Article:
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Program Notes: Beethoven's Second Piano Concerto (April 19-21, 2024)

Updated: Apr 16


April 19-21, 2024

John Stogårds, conductor

Jean Sibelius

Rakastava (The Lover), op. 14

The Lover 

The Path of the Beloved 

Good Night! . . . Farewell!

Ludwig van Beethoven

Piano Concerto No. 2 in B-flat Major, op. 19

Allegro con brio 


Rondo (Molto allegro) 

Marie-Ange Nguci, piano


Per Nørgård

Lysning (Glade)

Jean Sibelius

Symphony No. 7 in C major, op. 105


Program Notes

John Storgårds has been a frequent visitor to the SLSO since his debut with the orchestra in 2012, conducting music that has ranged from Joseph Haydn and Johannes Brahms to contemporary creations by Thomas Adès and Helen Grime, while championing the works of Carl Nielsen and Finnish countryman Jean Sibelius. 

For this week’s concerts he’s devised a program that’s especially close to his heart. Framing the final installment in this season’s Beethoven piano concerto cycle are two works by Sibelius and an exquisite miniature by a friend, the Danish composer Per Nørgård. 

The concert opens with music that’s a first for the SLSO, but which has long enchanted audiences: Sibelius’s tender and bittersweet Rakastava. This music began life as a “second-best” choral work but found real success when revised as a piece for string orchestra (with some help from a timpanist). After that, Sibelius would frequently program it alongside his symphonies, just as Storgårds has done.

With Beethoven’s Piano Concerto No. 2, we come to the end of a concerto cycle with a difference. Typically, such cycles feature a single soloist in a compressed timeframe. Instead, Music Director Stéphane Denève has spread the concertos across the season, featuring varied, and often younger, voices from around the world. This week, Albanian-born French pianist Marie-Ange Nguci makes her SLSO debut.

Between the Viennese “woods” of Beethoven’s concerto and the Nordic “forest” of Sibelius’s final symphony is a literal musical “glade” (Lysning in Danish) by Nørgård that creates the aural equivalent of dappled light, alternating between darker and brighter sections. This is another SLSO first and another demonstration of the astonishing range of colors that our string section can achieve. 

Lysning makes the perfect introduction to Sibelius’s Seventh Symphony. It’s organised in a single movement, but even so, there’s internal contrast and variety as Sibelius sets up the same powerful alternations between darkness and light that you’ll hear in Nørgård’s music.

Jean Sibelius

Rakastava (The Lover)

Jean Sibelius

Born 1865, Hämeenlinna, Finland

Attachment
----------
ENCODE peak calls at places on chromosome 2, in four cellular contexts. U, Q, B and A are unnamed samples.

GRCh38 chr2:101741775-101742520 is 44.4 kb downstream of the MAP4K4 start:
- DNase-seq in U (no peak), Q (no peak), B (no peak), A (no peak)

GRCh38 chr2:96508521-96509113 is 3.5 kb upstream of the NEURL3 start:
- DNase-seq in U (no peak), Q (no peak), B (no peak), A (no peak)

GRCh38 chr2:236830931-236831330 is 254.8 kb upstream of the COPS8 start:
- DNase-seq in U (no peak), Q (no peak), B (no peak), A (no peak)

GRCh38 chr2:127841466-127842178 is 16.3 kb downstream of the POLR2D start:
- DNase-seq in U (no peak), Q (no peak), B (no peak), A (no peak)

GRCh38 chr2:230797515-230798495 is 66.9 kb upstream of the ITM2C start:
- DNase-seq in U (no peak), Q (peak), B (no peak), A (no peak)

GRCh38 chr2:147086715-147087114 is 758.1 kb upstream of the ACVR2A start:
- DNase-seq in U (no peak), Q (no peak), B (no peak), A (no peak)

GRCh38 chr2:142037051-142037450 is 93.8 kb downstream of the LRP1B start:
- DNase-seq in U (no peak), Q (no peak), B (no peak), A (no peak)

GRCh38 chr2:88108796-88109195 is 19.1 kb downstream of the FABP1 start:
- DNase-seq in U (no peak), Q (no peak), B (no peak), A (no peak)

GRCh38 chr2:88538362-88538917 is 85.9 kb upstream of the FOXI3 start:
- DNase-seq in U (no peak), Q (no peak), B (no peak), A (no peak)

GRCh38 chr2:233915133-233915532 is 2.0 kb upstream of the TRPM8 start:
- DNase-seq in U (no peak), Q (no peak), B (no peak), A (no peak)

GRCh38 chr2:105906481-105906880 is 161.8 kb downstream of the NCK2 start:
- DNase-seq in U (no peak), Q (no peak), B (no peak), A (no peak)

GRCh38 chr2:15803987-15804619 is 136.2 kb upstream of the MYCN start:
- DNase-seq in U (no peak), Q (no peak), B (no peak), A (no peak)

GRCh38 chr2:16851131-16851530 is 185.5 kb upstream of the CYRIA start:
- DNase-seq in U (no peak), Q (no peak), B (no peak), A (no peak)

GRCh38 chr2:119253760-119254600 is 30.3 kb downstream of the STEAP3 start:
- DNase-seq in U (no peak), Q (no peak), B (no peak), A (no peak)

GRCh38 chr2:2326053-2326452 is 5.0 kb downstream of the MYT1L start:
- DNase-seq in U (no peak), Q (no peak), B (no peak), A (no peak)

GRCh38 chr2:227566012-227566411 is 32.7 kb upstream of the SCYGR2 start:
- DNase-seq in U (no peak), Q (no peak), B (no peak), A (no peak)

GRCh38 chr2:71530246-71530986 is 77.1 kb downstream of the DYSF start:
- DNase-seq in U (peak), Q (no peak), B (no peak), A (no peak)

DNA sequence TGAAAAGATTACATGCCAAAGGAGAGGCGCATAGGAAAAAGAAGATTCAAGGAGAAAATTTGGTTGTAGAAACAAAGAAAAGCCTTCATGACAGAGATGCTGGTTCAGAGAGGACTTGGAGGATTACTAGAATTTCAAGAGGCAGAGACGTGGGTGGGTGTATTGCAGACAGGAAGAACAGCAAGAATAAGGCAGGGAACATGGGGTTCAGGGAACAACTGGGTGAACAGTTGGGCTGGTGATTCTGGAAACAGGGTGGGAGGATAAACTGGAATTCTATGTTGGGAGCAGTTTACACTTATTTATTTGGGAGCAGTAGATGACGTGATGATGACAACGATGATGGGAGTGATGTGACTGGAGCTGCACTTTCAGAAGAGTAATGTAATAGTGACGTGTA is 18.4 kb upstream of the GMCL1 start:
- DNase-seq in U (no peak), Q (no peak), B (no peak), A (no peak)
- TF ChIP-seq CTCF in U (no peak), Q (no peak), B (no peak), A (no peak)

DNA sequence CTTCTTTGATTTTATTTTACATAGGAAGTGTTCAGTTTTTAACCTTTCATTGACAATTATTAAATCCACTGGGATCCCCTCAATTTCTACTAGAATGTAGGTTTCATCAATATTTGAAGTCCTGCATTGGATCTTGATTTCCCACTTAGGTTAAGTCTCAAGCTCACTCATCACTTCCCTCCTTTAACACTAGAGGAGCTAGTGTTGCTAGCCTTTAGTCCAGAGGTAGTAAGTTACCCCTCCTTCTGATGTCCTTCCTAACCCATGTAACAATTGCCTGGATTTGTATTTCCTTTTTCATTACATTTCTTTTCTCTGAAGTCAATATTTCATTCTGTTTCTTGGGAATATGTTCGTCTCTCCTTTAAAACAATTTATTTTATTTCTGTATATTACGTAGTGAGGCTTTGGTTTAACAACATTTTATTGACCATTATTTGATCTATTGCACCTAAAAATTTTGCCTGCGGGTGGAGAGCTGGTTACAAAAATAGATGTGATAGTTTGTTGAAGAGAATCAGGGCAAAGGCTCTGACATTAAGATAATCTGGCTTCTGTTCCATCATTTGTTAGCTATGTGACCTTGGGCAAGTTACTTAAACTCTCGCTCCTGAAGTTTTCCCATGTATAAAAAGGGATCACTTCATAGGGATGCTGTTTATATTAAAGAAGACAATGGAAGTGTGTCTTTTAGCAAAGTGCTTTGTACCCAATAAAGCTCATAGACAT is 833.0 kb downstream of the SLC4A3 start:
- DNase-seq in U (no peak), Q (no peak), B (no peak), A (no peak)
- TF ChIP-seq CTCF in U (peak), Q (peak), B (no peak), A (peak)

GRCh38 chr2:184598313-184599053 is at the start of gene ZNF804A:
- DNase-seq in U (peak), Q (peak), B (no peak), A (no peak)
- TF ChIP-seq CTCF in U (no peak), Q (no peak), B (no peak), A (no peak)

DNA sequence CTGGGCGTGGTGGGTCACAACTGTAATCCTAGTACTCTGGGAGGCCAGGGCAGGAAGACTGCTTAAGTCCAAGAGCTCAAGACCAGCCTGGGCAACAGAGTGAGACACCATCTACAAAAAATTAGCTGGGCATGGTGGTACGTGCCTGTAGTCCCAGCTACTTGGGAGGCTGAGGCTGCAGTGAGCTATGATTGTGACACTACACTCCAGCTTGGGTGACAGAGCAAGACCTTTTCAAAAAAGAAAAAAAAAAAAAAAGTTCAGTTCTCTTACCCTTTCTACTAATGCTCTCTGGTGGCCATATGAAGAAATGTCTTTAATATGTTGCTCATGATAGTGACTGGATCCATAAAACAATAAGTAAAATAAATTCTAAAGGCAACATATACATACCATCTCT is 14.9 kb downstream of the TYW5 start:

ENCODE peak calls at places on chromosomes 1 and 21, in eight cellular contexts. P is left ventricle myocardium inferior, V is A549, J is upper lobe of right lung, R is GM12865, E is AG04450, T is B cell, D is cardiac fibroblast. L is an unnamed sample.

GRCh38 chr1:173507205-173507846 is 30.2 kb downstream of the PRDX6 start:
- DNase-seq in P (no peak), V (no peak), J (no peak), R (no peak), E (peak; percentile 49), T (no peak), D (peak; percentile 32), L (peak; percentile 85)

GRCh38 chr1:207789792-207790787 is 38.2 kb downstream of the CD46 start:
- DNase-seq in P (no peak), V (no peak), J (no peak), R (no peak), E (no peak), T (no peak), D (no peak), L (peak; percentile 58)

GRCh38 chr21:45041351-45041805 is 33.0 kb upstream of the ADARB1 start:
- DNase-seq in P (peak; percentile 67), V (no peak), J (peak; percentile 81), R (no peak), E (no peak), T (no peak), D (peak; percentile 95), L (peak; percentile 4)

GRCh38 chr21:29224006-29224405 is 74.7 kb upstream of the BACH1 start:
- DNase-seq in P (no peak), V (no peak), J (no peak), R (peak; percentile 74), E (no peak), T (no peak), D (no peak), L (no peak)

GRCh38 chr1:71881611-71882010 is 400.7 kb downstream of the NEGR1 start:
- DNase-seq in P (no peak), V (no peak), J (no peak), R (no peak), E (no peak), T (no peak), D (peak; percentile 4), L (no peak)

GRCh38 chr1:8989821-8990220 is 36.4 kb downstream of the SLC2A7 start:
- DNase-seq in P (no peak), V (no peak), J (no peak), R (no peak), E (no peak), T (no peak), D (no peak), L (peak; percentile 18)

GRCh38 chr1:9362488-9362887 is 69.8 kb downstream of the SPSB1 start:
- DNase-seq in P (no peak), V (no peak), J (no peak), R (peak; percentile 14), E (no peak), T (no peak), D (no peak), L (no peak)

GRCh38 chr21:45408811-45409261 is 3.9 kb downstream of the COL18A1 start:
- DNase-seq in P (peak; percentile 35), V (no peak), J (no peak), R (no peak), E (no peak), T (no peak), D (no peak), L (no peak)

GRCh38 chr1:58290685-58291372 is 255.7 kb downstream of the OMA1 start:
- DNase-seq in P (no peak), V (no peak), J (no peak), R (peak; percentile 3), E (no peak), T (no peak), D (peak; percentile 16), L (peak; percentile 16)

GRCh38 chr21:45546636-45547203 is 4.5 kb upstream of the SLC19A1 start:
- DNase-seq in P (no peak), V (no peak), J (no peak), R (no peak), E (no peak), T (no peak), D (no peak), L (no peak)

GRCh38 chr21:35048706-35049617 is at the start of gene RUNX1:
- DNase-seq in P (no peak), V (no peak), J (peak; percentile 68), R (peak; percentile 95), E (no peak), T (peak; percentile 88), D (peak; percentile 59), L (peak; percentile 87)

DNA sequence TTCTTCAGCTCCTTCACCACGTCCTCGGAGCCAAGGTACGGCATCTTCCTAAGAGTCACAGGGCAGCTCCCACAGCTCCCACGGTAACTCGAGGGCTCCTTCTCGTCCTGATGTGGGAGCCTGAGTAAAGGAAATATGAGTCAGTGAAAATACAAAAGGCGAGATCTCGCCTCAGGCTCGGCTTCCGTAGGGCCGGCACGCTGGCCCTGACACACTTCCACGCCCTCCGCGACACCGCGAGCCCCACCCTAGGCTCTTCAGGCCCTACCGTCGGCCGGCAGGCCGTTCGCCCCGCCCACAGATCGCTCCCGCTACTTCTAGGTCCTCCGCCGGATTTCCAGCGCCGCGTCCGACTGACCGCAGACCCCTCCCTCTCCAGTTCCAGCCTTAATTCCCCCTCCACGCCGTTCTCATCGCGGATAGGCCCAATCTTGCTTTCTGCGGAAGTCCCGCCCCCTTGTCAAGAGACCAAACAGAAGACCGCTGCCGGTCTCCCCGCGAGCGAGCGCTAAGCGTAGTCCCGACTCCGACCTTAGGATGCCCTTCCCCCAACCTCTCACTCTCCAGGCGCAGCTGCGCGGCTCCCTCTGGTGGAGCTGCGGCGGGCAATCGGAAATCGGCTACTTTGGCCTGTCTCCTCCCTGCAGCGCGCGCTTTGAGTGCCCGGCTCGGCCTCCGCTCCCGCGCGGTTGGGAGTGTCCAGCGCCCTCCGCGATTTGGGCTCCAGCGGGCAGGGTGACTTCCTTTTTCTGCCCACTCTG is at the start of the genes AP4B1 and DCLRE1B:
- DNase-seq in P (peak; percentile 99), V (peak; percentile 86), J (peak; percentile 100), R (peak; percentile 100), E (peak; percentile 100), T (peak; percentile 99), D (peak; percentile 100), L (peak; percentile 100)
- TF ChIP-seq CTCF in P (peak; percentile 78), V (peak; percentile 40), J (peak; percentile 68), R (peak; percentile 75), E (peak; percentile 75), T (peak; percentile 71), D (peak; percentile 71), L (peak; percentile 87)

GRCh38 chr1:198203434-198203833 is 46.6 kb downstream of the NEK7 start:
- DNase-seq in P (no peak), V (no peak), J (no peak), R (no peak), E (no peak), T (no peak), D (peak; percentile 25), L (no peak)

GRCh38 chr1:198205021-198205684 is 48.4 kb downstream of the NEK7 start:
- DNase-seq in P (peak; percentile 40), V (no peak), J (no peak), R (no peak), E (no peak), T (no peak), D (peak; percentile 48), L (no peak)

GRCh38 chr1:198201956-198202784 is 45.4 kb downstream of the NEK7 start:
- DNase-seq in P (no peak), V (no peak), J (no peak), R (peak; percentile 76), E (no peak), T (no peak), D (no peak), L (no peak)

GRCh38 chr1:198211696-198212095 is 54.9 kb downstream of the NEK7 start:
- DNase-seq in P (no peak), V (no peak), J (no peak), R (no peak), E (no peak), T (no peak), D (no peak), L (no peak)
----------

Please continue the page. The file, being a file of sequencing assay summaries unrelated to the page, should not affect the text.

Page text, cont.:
Died 1957, Järvenpää, Finland 

They say no one ever remembers the runners up, only the champions, and that might be true in sport, but in music posterity often takes a different view. Sibelius’s Rakastava was composed as a choral work for a competition organized by the YL Male Voice Choir of Helsinki University in 1894. It came second. Today, in its revised form for chamber orchestra, it’s regarded as a minor masterpiece.

The text of the original version came from a collection of Finnish lyric poems, Kanteletar, and fell into four sections: “Where is my beloved?” then “Here my darling has walked,” and a pair of songs for a night-time meeting and the inevitable farewell. The poems set the mood: yearning, luminous, graceful, and mournful.

Two decades later, Sibelius revised the music to create a new, instrumental work. He expanded on the musical themes of the original, but in ways that are wholly determined by the sounds and techniques of a string orchestra, to which he added timpani and a triangle. This is no longer music you could sing, even though it has lost none of its lyrical character. 

The subtle harmonies of the first movement (The Lover) give it a floating ethereal quality. Long, soft drum rolls create fleeting interruptions. The Path of the Beloved has the feeling of perpetual motion—rapid notes in the hushed melody and a plucked accompaniment. Listen for the triangle, which is given its only notes to play in six bell-like taps just before the end. The third movement (Good Night!…Farewell!) reveals a trace of the original: the tenor solo from the choral version becomes a poignant solo for violin in this melancholy and mysteriously atmospheric music.

Abridged from a note by Yvonne Frindle © 2024

First performance: Rakastava was first heard in 1894 in an arrangement for male chorus and strings; the string orchestra version was premiered on March 16, 1912, the orchestra of the Helsinki Philharmonic Society conducted by the composer